So I get an e-mail from the Baltimore Building and Construction Trades Council this morning with the title “Please Help Maryland Save 5,000 Clean Energy Jobs”. Intrigued, and thinking this might have something to do about Maryland investing it’s RGGI money into energy efficiency, or accelerating solar standards, I open it. Needless to say, I’m surprised to see that natural gas is passing for clean energy jobs these days. Clean is all relative in this game. Natural gas is cleaner than coal. Oil is cleaner than tar sands oil or shale oil. Yet I think the notion of calling conventional oil “clean energy” would be utterly ridiculous.
But there’s another interesting piece from their e-mail. This is a Liquefied Natural Gas (LNG) Plant that is proposed to be build at Sparrows Point in Maryland. The e-mail states compared to natural gas, even the cleanest coal produces 70% more emissions. There’s a big difference between a straight up natural gas plant and an LNG plant. The reason the natural gas is liquefied is because we have to transport it from quite aways. Check it out on this info from a natural gas company based in Australia.
“WHO PRODUCES AND USES LNG?
Leading exporters of LNG include Qatar, Indonesia, Algeria, Malaysia, Trinidad, Egypt and Australia. Australia entered the LNG market in 1989 and is the third largest LNG producer in the Asia-Pacific region and the fifth largest LNG producer in the world, exporting approximately 13+ million tonnes in 2006.”
Not only does this undercut the carbon emissions argument, but it’s a terrible strategy for energy independence! As I showed in a post last June, because of the long transportation distance, LNG’s emissions are barely lower than coal. Certainly not by the amount the Trades Council was claiming:
“The LNG Exception? One big outlier in all of this emissions data is the additional environmental damage and life-cycle pollution of Liquefied Natural Gas(LNG). Here, natural gas is frozen to -260 degrees to become a liquid, and then shipped on giant tankers, often halfway around the world to countries that use it. This is what we import. According to a study by the Carnegie Mellon Institute, when you take into account the full life-cycle of carbon dioxide emissions of coal versus LNG, their total CO2 emissions are “comparable”. I quote that since I want to add context and say that according to their findings, LNG has 89% of the carbon dioxide of coal, although that isn’t mentioned, so you’ve got to pull out a handy calculator. It’s also worth noting that this is only taking into account carbon dioxide emissions, and not nitrogen oxide emissions, which is also a greenhouse gas. If you note the chart above, you’ll see that if you take NO2 into account for the full life-cycle, the greenhouse emissions comparison of the life-cycles of LNG and coal won’t be quite as close. The important thing to take away from this information on LNG is that it’s considerably dirtier than ordinary natural gas, and can approach the pollution of coal. Whether or not you call them “comparable” depends on your criteria. Coal is still dirtier, but not by as much as it was before we accounted for LNG. When it comes to transportation, the US Department of Energy says LNG that’s used for our transportation needs doesn’t save energy use or greenhouse gas emissions.”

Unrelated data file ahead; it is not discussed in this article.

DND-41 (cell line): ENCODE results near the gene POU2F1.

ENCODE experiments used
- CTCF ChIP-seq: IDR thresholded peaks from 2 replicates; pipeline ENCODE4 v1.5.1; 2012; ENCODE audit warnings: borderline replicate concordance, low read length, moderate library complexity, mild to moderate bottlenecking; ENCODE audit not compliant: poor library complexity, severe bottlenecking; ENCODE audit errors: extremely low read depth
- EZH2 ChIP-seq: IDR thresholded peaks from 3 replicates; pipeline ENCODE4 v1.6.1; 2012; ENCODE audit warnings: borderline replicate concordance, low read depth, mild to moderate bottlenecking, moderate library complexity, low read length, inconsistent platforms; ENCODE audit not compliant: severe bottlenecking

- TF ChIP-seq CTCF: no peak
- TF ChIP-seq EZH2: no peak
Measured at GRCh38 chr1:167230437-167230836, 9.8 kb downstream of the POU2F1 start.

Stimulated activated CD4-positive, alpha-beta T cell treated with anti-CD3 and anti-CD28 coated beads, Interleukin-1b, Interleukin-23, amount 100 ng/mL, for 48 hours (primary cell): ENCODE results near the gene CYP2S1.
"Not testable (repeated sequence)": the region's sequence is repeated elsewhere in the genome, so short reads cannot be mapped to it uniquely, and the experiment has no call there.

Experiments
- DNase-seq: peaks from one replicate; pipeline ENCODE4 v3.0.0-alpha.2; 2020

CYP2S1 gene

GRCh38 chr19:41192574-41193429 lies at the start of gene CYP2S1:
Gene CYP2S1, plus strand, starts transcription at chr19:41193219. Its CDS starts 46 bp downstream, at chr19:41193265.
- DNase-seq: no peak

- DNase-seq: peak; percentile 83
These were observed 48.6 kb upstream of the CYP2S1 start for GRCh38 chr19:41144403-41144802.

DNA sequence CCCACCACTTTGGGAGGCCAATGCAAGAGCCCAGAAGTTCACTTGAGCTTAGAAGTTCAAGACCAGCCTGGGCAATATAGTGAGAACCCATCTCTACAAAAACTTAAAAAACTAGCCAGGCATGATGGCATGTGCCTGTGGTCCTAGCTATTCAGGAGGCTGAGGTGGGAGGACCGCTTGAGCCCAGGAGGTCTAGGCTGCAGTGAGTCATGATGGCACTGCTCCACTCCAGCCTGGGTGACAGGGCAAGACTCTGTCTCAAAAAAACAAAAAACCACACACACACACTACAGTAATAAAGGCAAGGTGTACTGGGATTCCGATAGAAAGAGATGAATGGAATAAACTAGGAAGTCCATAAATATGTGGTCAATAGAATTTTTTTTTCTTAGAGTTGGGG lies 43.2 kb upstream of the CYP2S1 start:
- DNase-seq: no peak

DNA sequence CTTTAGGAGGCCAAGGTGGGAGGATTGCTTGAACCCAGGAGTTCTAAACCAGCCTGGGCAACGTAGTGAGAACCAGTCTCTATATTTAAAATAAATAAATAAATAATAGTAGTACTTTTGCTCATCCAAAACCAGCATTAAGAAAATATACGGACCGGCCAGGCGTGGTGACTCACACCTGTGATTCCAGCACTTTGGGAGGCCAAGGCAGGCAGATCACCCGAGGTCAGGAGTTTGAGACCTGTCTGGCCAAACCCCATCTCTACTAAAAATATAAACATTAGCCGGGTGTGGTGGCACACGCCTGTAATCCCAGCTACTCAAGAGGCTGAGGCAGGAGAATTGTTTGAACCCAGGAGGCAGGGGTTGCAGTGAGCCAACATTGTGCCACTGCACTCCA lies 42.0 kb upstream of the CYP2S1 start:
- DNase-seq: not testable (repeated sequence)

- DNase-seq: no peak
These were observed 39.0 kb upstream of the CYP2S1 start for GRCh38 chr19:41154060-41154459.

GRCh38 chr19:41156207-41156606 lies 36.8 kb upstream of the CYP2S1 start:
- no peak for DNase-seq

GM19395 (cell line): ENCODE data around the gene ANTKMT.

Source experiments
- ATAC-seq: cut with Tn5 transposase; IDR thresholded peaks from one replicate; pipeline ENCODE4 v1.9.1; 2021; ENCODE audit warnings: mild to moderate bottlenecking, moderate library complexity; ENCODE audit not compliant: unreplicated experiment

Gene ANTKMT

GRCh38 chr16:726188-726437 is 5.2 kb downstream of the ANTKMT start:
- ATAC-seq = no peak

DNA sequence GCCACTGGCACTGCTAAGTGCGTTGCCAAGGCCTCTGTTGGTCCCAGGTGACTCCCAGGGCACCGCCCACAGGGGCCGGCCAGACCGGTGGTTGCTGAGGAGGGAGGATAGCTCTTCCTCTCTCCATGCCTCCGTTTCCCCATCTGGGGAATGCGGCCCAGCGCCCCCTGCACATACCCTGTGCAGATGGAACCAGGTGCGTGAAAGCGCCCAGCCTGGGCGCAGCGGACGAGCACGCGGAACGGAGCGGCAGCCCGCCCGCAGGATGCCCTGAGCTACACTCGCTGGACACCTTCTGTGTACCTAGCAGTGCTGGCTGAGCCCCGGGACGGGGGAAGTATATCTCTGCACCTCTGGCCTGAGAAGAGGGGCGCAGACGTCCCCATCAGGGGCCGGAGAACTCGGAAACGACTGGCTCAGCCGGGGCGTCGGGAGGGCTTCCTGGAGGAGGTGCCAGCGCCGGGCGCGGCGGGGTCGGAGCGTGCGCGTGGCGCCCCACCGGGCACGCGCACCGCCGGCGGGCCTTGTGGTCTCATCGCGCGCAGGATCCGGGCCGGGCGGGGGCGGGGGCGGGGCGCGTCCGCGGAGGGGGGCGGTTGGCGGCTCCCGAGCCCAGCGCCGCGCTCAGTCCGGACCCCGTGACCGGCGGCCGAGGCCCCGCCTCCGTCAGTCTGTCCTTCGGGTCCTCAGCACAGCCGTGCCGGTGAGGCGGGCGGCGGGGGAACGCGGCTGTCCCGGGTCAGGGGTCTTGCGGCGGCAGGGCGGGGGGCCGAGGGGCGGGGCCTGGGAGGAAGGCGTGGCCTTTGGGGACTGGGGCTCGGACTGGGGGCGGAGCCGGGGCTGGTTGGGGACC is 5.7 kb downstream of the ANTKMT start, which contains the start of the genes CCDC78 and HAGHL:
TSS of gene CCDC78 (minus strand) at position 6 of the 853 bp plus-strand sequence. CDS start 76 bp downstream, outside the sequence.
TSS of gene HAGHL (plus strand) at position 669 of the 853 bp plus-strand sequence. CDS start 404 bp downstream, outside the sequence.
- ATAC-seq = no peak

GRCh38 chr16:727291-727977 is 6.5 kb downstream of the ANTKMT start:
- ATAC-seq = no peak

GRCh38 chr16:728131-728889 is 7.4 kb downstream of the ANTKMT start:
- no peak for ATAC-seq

This is not to say I’m vehemently opposed to ramping up the consumption in our existing conventional natural gas facilities and simultaneously lowering the consumption from our coal plants. But in order for a legitimate conversation on that possibility to even take place, it can’t be LNG unless you give me some laughing gas to go along with that natural gas. It also looks like this LNG is being transported to Pennsylvannia, so the notion this is for Maryland’s energy future is on shaky ground.
If the Council wanted to create actual clean energy jobs in Maryland, and back coal out of the market, they should consider lobbying for energy efficiency provisions. Mckinsey & Company have documented this is the best way to reduce emissions and create green jobs. There’s also clean energy loans legislation up for consideration in Annapolis that would spur investment in energy efficiency and solar power all over the state. Three of the state senators from Baltimore are in the Senate Finance Committee, and they have expressed that they may not vote for the legislation, despite the job creating potential it would have for Baltimore in financing clean energy projects for years to come. Another example is that last year Governor O’Malley raided $70 million dollars from our energy efficiency dollars, and gave them out in rebate checks to consumers instead. Will Maryland continue to divert RGGI funds to rebates after 2011? Or will we invest tens of millions into energy efficiency?
The point is, there are lots of real ways for the trades council to advocate for real clean energy solutions that will reduce emissions and create green jobs. They don’t need to lie about LNG. And yes, it’s lying, they know what they’re doing when they call LNG jobs clean energy jobs.
I would suggest they cut the crap and keep their credibility. The e-mail they sent out is below.